Thistlethwaite: Give me your tired, your poor | VailDaily.com

Thistlethwaite: Give me your tired, your poor

Susan Thistlethwaite
Valley Voices

Ken Cuccinelli, the acting Citizenship and Immigration Services director for the Trump administration, wants to edit the poem on the Statue of Liberty. “Give me your tired and your poor who can stand on their own two feet and who will not become a public charge,” Cuccinelli said recently.

Nope. Not even close. The poem on the Statue of Liberty says “poor.” No revisionism can change that. In fact, it is morally repugnant to try.

I don’t think Cuccinelli and others in this administration actually get what the United States is about. The United States is a promise to the world that human beings deserve to live decently and with respect. That promise is often unfulfilled, as Dr. Martin Luther King, Jr. noted in his “I Have a Dream” speech, but it is there in our important historical markers such as the U.S. Constitution, the Bill of Rights, and yes, the Statue of Liberty and the poem on it. These often form the basis of movements that have called for greater equality and justice.

These symbols and documents, as they have been taught and repeated for so long, have forged the moral compass of this nation. Tragically, I believe Mr. Cucinelli and others in this administration like him, are taking aim at that moral compass and trying to have it point away from the best of this country has to offer, both to itself and to the world.

The Statue of Liberty and the poem on it are key parts of that moral compass in my view and very important in my own family.

My grandmother and her two siblings were starving teenagers when they sailed past the Statue of Liberty in the early 20th century.

Their parents had sent them alone to work in the sweatshops of New York City because they could no longer feed them.

Sound familiar? That’s the story of many of those who are trying to immigrate to the U.S. today. They can be poor, they are sometimes starving, and some are in fear for their lives.

The poem on the Statue of Liberty is addressed to my ancestors and to these newer immigrants.

Give me your tired, your poor,
Your huddled masses yearning to breathe free,
The wretched refuse of your teeming shore.
Send these, the homeless, tempest-tost to me,
I lift my lamp beside the golden door!

Those are best known of the words from the poem written by Emma Lazarus in 1883, “The New Colossus,” that is inscribed on a bronze plaque inside the Statue of Liberty.

No qualifications. No asterisk with the words “except we don’t really want you if you are actually poor.”

The interview Cuccinelli gave followed the recent announcement of a rule, set to go into effect in mid-October, that would make it more difficult for low-income, legal immigrants who receive public assistance to remain in the country. In addition, the rule could also prevent legal immigrants who have received a certain amount of public assistance from ever becoming citizens.

“We invite people to come here and join us as a privilege,” Cuccinelli said in that interview. “Not everyone has the right to be an American.” Only those who can “pull themselves up by their bootstraps” are welcome.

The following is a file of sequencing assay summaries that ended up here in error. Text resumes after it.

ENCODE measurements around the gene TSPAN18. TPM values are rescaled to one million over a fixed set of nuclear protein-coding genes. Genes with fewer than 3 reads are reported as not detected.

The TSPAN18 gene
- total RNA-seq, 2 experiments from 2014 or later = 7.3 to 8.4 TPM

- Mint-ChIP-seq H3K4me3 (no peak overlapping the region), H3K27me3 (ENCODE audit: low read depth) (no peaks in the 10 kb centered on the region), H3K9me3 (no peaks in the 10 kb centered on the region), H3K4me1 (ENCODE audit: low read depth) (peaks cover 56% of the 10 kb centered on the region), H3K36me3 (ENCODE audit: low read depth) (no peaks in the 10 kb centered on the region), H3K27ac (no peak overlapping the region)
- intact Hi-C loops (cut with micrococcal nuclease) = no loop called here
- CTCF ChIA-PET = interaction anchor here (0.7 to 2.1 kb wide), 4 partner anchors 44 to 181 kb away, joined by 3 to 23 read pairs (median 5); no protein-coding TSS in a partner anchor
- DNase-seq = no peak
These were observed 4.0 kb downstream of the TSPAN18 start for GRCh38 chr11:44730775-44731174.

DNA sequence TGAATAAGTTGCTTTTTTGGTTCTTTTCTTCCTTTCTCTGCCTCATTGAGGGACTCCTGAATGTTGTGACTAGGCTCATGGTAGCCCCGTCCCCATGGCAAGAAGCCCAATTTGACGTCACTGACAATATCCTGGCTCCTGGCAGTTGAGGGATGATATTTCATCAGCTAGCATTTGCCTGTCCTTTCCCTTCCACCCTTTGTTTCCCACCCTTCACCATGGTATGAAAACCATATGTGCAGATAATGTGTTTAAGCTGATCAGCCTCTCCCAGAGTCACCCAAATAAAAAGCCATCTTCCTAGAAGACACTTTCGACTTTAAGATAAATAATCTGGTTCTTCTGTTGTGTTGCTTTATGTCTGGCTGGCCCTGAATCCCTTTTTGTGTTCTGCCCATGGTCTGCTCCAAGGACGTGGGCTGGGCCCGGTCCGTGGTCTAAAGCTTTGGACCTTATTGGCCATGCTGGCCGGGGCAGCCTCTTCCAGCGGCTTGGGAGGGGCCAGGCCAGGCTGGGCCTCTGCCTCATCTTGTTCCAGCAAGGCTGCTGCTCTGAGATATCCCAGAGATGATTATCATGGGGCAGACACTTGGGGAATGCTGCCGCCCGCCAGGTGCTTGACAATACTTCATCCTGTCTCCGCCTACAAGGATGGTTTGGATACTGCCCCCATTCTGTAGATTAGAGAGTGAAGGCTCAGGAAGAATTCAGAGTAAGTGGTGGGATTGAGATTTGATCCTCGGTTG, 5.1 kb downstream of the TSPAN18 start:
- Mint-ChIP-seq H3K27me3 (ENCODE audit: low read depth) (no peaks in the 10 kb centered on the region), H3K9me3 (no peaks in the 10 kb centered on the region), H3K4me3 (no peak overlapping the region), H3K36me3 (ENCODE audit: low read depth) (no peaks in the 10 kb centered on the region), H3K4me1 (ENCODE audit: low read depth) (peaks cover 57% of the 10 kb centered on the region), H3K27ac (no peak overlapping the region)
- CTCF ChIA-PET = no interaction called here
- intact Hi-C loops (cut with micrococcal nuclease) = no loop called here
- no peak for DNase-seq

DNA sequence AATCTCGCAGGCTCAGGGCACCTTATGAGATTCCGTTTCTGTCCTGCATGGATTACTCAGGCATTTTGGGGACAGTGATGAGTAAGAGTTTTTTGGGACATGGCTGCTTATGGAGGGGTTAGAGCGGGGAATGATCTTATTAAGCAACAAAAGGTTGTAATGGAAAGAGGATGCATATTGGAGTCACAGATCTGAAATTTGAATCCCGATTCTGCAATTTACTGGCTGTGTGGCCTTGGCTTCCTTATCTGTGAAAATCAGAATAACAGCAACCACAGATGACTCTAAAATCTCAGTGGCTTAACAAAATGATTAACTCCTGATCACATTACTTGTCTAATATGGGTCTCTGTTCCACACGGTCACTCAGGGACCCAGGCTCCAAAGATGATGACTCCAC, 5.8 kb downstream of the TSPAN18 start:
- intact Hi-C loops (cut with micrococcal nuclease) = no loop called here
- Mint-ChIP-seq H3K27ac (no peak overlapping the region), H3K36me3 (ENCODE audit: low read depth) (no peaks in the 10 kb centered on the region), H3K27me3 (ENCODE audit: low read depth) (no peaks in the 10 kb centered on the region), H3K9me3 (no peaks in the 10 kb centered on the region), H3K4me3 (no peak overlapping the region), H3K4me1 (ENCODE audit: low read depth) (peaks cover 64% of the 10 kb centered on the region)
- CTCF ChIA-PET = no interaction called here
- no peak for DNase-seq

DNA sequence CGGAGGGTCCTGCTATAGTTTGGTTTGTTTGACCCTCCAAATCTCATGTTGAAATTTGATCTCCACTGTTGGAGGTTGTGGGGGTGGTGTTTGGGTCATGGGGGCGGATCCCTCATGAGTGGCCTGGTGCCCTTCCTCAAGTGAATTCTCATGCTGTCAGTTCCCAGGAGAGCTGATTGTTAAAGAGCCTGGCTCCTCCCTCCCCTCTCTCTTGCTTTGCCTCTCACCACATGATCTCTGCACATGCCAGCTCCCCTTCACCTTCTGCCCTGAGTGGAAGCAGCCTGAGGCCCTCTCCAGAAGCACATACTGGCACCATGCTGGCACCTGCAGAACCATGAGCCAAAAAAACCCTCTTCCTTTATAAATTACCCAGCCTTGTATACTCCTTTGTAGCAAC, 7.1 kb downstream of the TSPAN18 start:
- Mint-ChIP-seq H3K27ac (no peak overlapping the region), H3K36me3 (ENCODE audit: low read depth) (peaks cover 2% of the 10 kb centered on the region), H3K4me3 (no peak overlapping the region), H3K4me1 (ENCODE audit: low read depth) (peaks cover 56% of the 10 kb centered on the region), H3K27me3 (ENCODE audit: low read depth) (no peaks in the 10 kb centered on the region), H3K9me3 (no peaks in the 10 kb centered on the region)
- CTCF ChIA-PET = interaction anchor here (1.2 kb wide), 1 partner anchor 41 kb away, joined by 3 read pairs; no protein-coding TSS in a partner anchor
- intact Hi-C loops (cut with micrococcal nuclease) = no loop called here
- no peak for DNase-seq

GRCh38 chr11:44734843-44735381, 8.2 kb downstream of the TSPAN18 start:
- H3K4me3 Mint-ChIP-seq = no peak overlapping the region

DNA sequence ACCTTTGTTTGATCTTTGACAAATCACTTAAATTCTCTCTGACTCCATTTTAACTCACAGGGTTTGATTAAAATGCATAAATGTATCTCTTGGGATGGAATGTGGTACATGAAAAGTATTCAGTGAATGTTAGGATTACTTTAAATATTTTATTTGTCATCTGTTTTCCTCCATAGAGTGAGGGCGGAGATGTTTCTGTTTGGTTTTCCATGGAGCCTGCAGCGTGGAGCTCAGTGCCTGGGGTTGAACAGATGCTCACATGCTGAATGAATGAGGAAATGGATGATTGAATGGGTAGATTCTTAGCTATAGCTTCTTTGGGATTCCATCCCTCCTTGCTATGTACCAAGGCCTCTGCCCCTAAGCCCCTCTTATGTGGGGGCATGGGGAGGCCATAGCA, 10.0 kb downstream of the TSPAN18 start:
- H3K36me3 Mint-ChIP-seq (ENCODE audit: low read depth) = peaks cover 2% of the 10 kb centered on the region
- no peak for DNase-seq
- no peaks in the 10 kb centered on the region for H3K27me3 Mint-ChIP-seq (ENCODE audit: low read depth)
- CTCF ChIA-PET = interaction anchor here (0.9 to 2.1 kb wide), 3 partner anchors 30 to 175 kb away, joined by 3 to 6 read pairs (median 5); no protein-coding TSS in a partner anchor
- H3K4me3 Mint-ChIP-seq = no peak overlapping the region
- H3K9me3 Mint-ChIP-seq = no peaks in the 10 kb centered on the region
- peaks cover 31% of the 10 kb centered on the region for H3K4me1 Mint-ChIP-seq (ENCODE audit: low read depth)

Again. Not even close to the meaning of the Statue of Liberty for this nation; one could argue it is the reverse, and I think intentionally so. This is the worst of this kind of revisionist history. It seeks to trash the very best we strive to be in order to secure a different America, one created in the image of the wealthy and powerful.

In the full text of the poem, Emma Lazarus contrasted the “mighty woman with a torch” to the “brazen giant of Greek fame.” She called the statue the “Mother of Exiles.” Those words come before the oft-quoted ones, and they further illuminate their meaning.

Not like the brazen giant of Greek fame,
With conquering limbs astride from land to land;
Here at our sea-washed, sunset gates shall stand
A mighty woman with a torch, whose flame
Is the imprisoned lightning, and her name
Mother of Exiles. From her beacon-hand
Glows world-wide welcome; her mild eyes command
The air-bridged harbor that twin cities frame.

“Keep, ancient lands, your storied pomp!” cries she
With silent lips. “Give me your tired, your poor,
Your huddled masses yearning to breathe free,
The wretched refuse of your teeming shore.
Send these, the homeless, tempest-tost to me,
I lift my lamp beside the golden door!”

I can imagine the “mighty woman with a torch” with “imprisoned lightning,” the “Mother of Exiles,” being incensed at this deliberate effort to deny what this nation is about, what she has stood for in more than a century of welcoming immigrants who are tired, who are poor, who are homeless and who must huddle from the storms of life.

What do they want? Not a handout. They want to “breathe free.”

That’s the worst of this revisionism. The promise of America is to “breathe free.” That’s what people want. And if you need some help to get on your feet when you come here, we give you that because we are a decent society. If we lose sight of that, truly we are no longer the United States of America.

We cannot let this effort to destroy the national moral compass succeed. If it does, we will descend further into chaos, both civic and moral.

Let’s not let that happen. If you agree with me, write to Mr. Cuccinelli and say, “No, you are wrong,” and give your reasons why.

I have.

Rev. Dr. Susan Brooks Thistlethwaite is President and Professor Emerita of Chicago Theological Seminary. She and her husband now make their home in the Vail Valley.